When the local sourcing norms in India were relaxed, Apple and Xiaomi were more than elated to open their own retail stores in the country. Now that Apple can open its stores in India, Tim Cook has confirmed that the development is on track, despite the global slump in iPhone sales.
At the Apple Q3 2016 earnings call, the company posted quarterly revenue of $42.4 billion and quarterly net income of $7.8 billion. Compared to a year ago, the net revenues and profits have declined across the globe, except in India. Here, the company has seen a 51% rise in iPhones sales, whereas China has been a disappointment.
“India is now one of our fastest growing markets. In the first three quarters of this fiscal year, iPhone sales in India were up 51 percent year-on-year. We’re looking forward to opening retail stores in India down the road and we see huge potential for that vibrant country,” Tim Cook, CEO – Apple, said in a statement.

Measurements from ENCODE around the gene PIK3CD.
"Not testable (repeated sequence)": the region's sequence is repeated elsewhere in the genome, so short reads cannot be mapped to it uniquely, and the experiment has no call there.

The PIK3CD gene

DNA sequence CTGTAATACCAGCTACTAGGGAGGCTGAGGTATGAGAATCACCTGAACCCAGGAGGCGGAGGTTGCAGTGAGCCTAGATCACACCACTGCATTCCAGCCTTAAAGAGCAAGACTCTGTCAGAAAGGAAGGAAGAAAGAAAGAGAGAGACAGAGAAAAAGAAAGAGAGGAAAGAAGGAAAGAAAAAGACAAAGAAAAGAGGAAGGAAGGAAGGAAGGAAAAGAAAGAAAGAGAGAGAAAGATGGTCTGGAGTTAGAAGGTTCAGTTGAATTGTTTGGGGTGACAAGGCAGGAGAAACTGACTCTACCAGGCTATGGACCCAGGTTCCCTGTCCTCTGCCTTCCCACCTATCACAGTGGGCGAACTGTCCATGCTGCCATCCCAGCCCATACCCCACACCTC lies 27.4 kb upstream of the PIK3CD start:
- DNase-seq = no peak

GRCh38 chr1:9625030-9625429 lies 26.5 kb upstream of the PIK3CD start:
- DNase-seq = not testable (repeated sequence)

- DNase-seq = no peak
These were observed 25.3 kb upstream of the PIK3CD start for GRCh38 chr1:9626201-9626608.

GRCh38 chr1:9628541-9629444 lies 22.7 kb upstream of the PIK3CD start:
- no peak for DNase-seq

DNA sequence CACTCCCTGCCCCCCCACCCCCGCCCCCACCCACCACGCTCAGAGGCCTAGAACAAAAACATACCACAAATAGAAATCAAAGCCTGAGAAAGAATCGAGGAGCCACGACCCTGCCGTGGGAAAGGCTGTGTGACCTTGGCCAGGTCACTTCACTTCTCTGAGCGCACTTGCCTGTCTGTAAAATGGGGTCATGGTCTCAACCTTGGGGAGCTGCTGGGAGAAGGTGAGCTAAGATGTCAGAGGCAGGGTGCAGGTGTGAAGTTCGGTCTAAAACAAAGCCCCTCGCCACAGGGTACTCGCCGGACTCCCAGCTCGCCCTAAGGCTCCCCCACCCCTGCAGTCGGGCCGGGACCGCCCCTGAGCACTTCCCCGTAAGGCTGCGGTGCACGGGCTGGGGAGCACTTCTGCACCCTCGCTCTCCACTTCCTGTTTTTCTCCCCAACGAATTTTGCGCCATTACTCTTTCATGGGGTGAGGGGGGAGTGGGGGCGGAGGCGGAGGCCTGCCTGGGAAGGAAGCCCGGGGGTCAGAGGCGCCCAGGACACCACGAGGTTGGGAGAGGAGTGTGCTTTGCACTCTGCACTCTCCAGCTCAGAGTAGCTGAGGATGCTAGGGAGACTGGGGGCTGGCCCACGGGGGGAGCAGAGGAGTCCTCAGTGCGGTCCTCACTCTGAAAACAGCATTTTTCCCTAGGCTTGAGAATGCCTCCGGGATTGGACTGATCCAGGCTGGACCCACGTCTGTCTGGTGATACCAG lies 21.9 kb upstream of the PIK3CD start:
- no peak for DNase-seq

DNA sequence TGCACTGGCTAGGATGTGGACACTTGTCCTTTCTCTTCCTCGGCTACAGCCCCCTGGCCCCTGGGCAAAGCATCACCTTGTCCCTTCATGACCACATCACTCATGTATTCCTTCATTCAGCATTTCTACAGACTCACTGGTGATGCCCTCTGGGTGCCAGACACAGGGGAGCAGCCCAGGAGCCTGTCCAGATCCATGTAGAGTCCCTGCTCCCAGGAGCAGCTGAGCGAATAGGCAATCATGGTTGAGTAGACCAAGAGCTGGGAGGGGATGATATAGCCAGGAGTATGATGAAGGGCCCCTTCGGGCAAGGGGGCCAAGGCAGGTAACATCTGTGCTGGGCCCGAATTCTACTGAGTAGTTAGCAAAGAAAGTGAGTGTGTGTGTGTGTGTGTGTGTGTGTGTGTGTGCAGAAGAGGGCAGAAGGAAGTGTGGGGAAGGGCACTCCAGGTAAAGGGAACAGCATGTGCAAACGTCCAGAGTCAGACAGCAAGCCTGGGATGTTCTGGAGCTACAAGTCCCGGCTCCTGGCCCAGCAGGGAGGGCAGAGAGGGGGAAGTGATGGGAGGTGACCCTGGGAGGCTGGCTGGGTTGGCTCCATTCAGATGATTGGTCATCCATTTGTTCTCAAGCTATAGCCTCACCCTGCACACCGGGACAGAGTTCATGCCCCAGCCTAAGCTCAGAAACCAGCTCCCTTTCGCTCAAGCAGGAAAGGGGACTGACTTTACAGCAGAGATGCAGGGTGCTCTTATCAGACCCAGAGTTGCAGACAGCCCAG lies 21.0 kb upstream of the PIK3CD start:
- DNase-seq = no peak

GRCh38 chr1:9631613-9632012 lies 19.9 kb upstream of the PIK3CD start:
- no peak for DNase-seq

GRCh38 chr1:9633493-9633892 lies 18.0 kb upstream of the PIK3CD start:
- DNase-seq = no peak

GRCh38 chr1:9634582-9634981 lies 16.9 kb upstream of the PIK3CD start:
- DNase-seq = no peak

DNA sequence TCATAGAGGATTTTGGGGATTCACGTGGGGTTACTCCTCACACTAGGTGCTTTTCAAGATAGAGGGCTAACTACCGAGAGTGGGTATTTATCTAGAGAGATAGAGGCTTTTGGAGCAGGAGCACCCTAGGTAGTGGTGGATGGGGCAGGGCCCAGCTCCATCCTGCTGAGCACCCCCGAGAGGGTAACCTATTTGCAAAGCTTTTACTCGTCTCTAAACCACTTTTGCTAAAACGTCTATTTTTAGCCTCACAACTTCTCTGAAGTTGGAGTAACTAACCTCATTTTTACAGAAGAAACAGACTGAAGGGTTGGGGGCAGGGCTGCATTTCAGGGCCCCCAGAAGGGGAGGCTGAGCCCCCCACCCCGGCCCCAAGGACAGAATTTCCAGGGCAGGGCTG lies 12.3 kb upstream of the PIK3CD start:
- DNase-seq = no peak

Is Apple finally taking India seriously?
When all other countries have shows a decline in iPhone sales, India is the only country to see an increase in iPhone sales. You might call India a late bloomer, or a premium-phone lover but this country has become a very important place for Apple.
At the moment Apple products are sold through authorised resellers in India, which are not entirely owned by Apple. When Apple sets up its own retail store in India, it will have the full authority to sell its product directly to consumers. This, Apple sees, will further improve the sales and user’s shopping experience.
There was a time when the latest iPhones were launched almost 6 months after the global launch, and India was pretty much the third-world country for Apple. Fast-forward 3-4 years, and India has become almost as important as China. The manufacturing business is booming and there is so much potential in India companies usually overlook.
You will soon be seeing Apple’s own stores sprouting up around you in major cities. This will also eventually lead Apple to starting its manufacturing business in India. We hope all this leads to cheaper iPhones that are priced at par with their global counterparts.